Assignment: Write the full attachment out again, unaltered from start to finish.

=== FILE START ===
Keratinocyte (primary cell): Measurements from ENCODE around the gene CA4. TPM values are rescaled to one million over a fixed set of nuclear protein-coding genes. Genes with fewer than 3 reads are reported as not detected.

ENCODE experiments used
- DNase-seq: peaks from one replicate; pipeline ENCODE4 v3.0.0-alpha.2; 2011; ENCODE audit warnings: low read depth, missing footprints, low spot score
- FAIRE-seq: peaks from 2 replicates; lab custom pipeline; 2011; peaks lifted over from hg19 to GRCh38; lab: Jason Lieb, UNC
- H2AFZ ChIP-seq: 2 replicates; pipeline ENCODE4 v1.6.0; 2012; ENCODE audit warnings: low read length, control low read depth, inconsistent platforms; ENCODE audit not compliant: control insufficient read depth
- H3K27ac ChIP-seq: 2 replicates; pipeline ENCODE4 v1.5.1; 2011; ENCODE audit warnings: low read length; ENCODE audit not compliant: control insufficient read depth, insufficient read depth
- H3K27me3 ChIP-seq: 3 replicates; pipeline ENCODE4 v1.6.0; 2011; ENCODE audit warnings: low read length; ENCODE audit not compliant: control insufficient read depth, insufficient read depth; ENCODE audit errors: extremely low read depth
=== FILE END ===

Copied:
Keratinocyte (primary cell): Measurements from ENCODE around the gene CA4. TPM values are rescaled to one million over a fixed set of nuclear protein-coding genes. Genes with fewer than 3 reads are reported as not detected.

ENCODE experiments used
- DNase-seq: peaks from one replicate; pipeline ENCODE4 v3.0.0-alpha.2; 2011; ENCODE audit warnings: low read depth, missing footprints, low spot score
- FAIRE-seq: peaks from 2 replicates; lab custom pipeline; 2011; peaks lifted over from hg19 to GRCh38; lab: Jason Lieb, UNC
- H2AFZ ChIP-seq: 2 replicates; pipeline ENCODE4 v1.6.0; 2012; ENCODE audit warnings: low read length, control low read depth, inconsistent platforms; ENCODE audit not compliant: control insufficient read depth
- H3K27ac ChIP-seq: 2 replicates; pipeline ENCODE4 v1.5.1; 2011; ENCODE audit warnings: low read length; ENCODE audit not compliant: control insufficient read depth, insufficient read depth
- H3K27me3 ChIP-seq: 3 replicates; pipeline ENCODE4 v1.6.0; 2011; ENCODE audit warnings: low read length; ENCODE audit not compliant: control insufficient read depth, insufficient read depth; ENCODE audit errors: extremely low read depth